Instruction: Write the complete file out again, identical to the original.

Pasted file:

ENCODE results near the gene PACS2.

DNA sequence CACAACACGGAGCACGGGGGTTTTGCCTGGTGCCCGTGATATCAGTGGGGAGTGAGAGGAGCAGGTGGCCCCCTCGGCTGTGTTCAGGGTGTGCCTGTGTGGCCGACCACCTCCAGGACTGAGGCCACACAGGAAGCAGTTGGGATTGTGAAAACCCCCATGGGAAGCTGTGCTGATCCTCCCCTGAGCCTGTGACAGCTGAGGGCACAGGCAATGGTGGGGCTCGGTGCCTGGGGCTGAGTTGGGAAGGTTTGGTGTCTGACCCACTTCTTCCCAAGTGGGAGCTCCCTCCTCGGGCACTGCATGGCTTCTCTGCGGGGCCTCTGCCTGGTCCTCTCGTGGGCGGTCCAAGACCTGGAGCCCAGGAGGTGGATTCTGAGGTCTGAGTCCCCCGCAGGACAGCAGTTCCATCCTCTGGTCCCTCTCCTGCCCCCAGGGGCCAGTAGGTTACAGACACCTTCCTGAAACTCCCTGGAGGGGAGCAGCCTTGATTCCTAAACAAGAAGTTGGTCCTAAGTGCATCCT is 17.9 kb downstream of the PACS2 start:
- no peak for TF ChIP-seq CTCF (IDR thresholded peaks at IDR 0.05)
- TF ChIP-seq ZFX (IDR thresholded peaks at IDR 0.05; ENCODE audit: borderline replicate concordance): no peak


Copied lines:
ENCODE results near the gene PACS2.

DNA sequence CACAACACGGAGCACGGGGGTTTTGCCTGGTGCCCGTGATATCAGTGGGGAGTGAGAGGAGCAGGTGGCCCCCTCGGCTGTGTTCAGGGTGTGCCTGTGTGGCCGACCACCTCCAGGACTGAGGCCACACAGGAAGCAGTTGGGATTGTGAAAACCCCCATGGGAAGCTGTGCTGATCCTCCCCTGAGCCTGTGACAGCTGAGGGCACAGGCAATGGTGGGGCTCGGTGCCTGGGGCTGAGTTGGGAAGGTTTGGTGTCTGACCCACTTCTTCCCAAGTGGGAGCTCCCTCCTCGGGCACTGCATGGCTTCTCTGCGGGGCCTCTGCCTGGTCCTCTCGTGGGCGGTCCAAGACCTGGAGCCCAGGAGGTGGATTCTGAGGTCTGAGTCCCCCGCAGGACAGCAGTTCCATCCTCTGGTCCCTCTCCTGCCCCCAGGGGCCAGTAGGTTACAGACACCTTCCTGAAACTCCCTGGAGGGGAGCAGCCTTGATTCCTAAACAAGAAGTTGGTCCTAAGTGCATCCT is 17.9 kb downstream of the PACS2 start:
- no peak for TF ChIP-seq CTCF (IDR thresholded peaks at IDR 0.05)
- TF ChIP-seq ZFX (IDR thresholded peaks at IDR 0.05; ENCODE audit: borderline replicate concordance): no peak